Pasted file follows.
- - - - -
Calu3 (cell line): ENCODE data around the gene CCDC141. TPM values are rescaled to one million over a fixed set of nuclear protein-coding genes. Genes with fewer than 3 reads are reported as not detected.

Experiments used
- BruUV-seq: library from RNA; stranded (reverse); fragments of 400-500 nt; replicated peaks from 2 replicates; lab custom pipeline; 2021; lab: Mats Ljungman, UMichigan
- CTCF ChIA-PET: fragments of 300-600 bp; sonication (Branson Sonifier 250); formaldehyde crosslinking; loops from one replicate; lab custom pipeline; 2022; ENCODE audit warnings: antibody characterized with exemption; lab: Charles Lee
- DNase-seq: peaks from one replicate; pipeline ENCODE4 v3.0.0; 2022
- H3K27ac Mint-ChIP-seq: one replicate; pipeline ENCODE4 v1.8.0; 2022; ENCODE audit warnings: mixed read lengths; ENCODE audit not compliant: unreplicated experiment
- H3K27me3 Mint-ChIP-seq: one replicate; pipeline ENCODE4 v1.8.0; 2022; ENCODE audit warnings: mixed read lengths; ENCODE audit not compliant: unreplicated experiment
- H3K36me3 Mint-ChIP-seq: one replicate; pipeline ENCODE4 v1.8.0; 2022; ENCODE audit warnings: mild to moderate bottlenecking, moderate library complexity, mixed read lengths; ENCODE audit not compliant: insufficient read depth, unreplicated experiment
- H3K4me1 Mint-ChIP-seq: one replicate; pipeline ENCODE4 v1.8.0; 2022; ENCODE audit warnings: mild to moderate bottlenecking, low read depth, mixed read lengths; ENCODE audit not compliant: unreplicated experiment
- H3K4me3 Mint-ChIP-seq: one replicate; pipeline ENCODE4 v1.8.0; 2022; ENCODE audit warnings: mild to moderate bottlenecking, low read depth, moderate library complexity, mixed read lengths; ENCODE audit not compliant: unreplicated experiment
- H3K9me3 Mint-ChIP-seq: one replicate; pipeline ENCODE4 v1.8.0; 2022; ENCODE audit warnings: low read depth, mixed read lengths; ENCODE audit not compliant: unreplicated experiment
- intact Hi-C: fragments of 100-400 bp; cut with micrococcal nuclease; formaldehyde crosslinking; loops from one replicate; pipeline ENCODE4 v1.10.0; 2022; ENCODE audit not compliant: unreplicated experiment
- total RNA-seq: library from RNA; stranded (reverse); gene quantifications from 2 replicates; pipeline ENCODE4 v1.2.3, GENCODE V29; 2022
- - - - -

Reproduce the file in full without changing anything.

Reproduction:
Calu3 (cell line): ENCODE data around the gene CCDC141. TPM values are rescaled to one million over a fixed set of nuclear protein-coding genes. Genes with fewer than 3 reads are reported as not detected.

Experiments used
- BruUV-seq: library from RNA; stranded (reverse); fragments of 400-500 nt; replicated peaks from 2 replicates; lab custom pipeline; 2021; lab: Mats Ljungman, UMichigan
- CTCF ChIA-PET: fragments of 300-600 bp; sonication (Branson Sonifier 250); formaldehyde crosslinking; loops from one replicate; lab custom pipeline; 2022; ENCODE audit warnings: antibody characterized with exemption; lab: Charles Lee
- DNase-seq: peaks from one replicate; pipeline ENCODE4 v3.0.0; 2022
- H3K27ac Mint-ChIP-seq: one replicate; pipeline ENCODE4 v1.8.0; 2022; ENCODE audit warnings: mixed read lengths; ENCODE audit not compliant: unreplicated experiment
- H3K27me3 Mint-ChIP-seq: one replicate; pipeline ENCODE4 v1.8.0; 2022; ENCODE audit warnings: mixed read lengths; ENCODE audit not compliant: unreplicated experiment
- H3K36me3 Mint-ChIP-seq: one replicate; pipeline ENCODE4 v1.8.0; 2022; ENCODE audit warnings: mild to moderate bottlenecking, moderate library complexity, mixed read lengths; ENCODE audit not compliant: insufficient read depth, unreplicated experiment
- H3K4me1 Mint-ChIP-seq: one replicate; pipeline ENCODE4 v1.8.0; 2022; ENCODE audit warnings: mild to moderate bottlenecking, low read depth, mixed read lengths; ENCODE audit not compliant: unreplicated experiment
- H3K4me3 Mint-ChIP-seq: one replicate; pipeline ENCODE4 v1.8.0; 2022; ENCODE audit warnings: mild to moderate bottlenecking, low read depth, moderate library complexity, mixed read lengths; ENCODE audit not compliant: unreplicated experiment
- H3K9me3 Mint-ChIP-seq: one replicate; pipeline ENCODE4 v1.8.0; 2022; ENCODE audit warnings: low read depth, mixed read lengths; ENCODE audit not compliant: unreplicated experiment
- intact Hi-C: fragments of 100-400 bp; cut with micrococcal nuclease; formaldehyde crosslinking; loops from one replicate; pipeline ENCODE4 v1.10.0; 2022; ENCODE audit not compliant: unreplicated experiment
- total RNA-seq: library from RNA; stranded (reverse); gene quantifications from 2 replicates; pipeline ENCODE4 v1.2.3, GENCODE V29; 2022